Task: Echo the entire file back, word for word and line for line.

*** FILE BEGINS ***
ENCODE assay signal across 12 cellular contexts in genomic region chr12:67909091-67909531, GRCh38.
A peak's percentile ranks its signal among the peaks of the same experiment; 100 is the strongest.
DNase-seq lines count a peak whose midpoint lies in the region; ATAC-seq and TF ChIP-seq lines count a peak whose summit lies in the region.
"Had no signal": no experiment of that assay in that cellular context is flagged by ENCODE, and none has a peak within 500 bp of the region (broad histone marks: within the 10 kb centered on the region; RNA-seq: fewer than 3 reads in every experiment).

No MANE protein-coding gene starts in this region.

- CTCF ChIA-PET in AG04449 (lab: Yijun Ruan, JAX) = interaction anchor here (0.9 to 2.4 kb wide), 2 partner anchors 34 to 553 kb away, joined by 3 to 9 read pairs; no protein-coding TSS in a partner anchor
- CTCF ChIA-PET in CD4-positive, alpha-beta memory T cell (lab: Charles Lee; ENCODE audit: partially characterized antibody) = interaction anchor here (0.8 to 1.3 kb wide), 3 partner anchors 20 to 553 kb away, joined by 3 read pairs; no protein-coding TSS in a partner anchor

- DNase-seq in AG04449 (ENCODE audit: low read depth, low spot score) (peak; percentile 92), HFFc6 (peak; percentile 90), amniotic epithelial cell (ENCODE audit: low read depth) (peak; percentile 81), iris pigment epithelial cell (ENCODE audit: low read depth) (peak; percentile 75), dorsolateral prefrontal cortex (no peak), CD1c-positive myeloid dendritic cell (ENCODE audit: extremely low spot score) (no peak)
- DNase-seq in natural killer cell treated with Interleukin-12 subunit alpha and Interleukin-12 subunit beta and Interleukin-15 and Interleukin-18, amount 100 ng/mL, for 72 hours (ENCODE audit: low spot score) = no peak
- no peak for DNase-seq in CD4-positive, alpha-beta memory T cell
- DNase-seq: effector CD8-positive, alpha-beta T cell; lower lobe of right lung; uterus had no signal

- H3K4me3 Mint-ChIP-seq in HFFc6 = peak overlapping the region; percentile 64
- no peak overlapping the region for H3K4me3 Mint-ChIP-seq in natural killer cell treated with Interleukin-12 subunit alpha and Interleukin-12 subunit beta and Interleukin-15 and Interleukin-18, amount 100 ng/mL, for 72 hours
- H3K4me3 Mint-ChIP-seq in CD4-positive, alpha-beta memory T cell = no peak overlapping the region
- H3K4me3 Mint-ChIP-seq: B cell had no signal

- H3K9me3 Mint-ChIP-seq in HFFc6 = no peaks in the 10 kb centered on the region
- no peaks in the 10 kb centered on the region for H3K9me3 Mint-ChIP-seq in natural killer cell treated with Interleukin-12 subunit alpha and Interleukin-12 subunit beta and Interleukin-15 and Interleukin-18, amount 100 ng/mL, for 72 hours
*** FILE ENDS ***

ENCODE assay signal across 12 cellular contexts in genomic region chr12:67909091-67909531, GRCh38.
A peak's percentile ranks its signal among the peaks of the same experiment; 100 is the strongest.
DNase-seq lines count a peak whose midpoint lies in the region; ATAC-seq and TF ChIP-seq lines count a peak whose summit lies in the region.
"Had no signal": no experiment of that assay in that cellular context is flagged by ENCODE, and none has a peak within 500 bp of the region (broad histone marks: within the 10 kb centered on the region; RNA-seq: fewer than 3 reads in every experiment).

No MANE protein-coding gene starts in this region.

- CTCF ChIA-PET in AG04449 (lab: Yijun Ruan, JAX) = interaction anchor here (0.9 to 2.4 kb wide), 2 partner anchors 34 to 553 kb away, joined by 3 to 9 read pairs; no protein-coding TSS in a partner anchor
- CTCF ChIA-PET in CD4-positive, alpha-beta memory T cell (lab: Charles Lee; ENCODE audit: partially characterized antibody) = interaction anchor here (0.8 to 1.3 kb wide), 3 partner anchors 20 to 553 kb away, joined by 3 read pairs; no protein-coding TSS in a partner anchor

- DNase-seq in AG04449 (ENCODE audit: low read depth, low spot score) (peak; percentile 92), HFFc6 (peak; percentile 90), amniotic epithelial cell (ENCODE audit: low read depth) (peak; percentile 81), iris pigment epithelial cell (ENCODE audit: low read depth) (peak; percentile 75), dorsolateral prefrontal cortex (no peak), CD1c-positive myeloid dendritic cell (ENCODE audit: extremely low spot score) (no peak)
- DNase-seq in natural killer cell treated with Interleukin-12 subunit alpha and Interleukin-12 subunit beta and Interleukin-15 and Interleukin-18, amount 100 ng/mL, for 72 hours (ENCODE audit: low spot score) = no peak
- no peak for DNase-seq in CD4-positive, alpha-beta memory T cell
- DNase-seq: effector CD8-positive, alpha-beta T cell; lower lobe of right lung; uterus had no signal

- H3K4me3 Mint-ChIP-seq in HFFc6 = peak overlapping the region; percentile 64
- no peak overlapping the region for H3K4me3 Mint-ChIP-seq in natural killer cell treated with Interleukin-12 subunit alpha and Interleukin-12 subunit beta and Interleukin-15 and Interleukin-18, amount 100 ng/mL, for 72 hours
- H3K4me3 Mint-ChIP-seq in CD4-positive, alpha-beta memory T cell = no peak overlapping the region
- H3K4me3 Mint-ChIP-seq: B cell had no signal

- H3K9me3 Mint-ChIP-seq in HFFc6 = no peaks in the 10 kb centered on the region
- no peaks in the 10 kb centered on the region for H3K9me3 Mint-ChIP-seq in natural killer cell treated with Interleukin-12 subunit alpha and Interleukin-12 subunit beta and Interleukin-15 and Interleukin-18, amount 100 ng/mL, for 72 hours